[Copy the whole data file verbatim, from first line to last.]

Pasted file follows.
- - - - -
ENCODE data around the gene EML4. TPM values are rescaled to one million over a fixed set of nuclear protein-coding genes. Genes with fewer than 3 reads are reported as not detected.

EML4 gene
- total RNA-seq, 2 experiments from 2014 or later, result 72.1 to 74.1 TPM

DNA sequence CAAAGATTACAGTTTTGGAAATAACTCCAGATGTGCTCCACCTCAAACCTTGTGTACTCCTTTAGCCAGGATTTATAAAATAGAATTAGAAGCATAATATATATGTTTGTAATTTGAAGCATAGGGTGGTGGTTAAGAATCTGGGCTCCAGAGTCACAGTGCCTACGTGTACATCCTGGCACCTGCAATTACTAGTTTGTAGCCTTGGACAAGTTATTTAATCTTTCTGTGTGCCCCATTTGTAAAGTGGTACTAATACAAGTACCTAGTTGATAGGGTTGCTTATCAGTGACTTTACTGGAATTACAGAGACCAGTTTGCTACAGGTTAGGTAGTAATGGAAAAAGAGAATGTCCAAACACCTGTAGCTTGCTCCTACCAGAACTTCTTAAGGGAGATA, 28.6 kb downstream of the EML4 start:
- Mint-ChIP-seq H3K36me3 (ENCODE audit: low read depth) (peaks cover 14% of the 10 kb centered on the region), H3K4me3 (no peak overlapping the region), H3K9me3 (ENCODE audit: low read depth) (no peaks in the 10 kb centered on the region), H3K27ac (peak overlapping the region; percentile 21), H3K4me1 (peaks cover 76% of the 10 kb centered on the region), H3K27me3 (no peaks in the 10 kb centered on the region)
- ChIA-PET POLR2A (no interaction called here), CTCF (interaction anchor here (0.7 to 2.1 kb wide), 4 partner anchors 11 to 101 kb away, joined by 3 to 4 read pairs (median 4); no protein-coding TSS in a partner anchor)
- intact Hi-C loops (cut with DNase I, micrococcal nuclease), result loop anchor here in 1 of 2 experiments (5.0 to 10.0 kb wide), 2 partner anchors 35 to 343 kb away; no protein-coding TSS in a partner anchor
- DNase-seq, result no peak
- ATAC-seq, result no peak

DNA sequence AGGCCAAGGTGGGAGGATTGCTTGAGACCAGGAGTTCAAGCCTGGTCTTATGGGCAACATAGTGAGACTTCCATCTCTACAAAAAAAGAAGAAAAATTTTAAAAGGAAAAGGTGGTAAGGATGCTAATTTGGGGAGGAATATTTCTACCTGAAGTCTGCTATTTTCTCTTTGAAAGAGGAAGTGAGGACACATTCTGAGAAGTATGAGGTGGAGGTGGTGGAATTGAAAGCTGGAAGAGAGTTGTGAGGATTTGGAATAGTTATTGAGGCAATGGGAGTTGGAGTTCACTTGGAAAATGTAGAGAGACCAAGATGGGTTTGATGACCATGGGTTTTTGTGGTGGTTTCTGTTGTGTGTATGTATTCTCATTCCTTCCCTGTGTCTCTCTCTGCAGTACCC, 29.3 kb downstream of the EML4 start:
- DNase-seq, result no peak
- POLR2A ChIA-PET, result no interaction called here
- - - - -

ENCODE data around the gene EML4. TPM values are rescaled to one million over a fixed set of nuclear protein-coding genes. Genes with fewer than 3 reads are reported as not detected.

EML4 gene
- total RNA-seq, 2 experiments from 2014 or later, result 72.1 to 74.1 TPM

DNA sequence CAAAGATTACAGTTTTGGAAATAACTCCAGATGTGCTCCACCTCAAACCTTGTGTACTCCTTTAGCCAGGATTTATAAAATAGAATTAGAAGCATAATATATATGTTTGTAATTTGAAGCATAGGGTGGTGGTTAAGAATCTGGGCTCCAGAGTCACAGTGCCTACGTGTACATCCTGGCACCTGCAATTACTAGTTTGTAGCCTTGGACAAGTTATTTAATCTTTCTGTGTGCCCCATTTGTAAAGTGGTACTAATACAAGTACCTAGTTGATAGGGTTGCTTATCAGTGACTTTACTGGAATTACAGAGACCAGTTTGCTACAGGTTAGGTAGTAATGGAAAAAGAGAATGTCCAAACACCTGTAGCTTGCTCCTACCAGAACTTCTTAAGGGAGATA, 28.6 kb downstream of the EML4 start:
- Mint-ChIP-seq H3K36me3 (ENCODE audit: low read depth) (peaks cover 14% of the 10 kb centered on the region), H3K4me3 (no peak overlapping the region), H3K9me3 (ENCODE audit: low read depth) (no peaks in the 10 kb centered on the region), H3K27ac (peak overlapping the region; percentile 21), H3K4me1 (peaks cover 76% of the 10 kb centered on the region), H3K27me3 (no peaks in the 10 kb centered on the region)
- ChIA-PET POLR2A (no interaction called here), CTCF (interaction anchor here (0.7 to 2.1 kb wide), 4 partner anchors 11 to 101 kb away, joined by 3 to 4 read pairs (median 4); no protein-coding TSS in a partner anchor)
- intact Hi-C loops (cut with DNase I, micrococcal nuclease), result loop anchor here in 1 of 2 experiments (5.0 to 10.0 kb wide), 2 partner anchors 35 to 343 kb away; no protein-coding TSS in a partner anchor
- DNase-seq, result no peak
- ATAC-seq, result no peak

DNA sequence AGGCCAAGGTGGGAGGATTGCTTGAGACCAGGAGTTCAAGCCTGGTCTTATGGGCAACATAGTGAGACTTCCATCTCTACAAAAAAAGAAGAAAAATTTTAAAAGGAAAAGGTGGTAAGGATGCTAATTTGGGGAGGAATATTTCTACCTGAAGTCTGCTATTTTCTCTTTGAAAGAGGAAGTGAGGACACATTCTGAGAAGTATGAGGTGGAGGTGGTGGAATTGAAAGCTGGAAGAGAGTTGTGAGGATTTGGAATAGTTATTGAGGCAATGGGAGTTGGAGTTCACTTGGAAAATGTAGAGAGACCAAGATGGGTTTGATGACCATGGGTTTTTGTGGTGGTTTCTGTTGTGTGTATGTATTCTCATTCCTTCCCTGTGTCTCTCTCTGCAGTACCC, 29.3 kb downstream of the EML4 start:
- DNase-seq, result no peak
- POLR2A ChIA-PET, result no interaction called here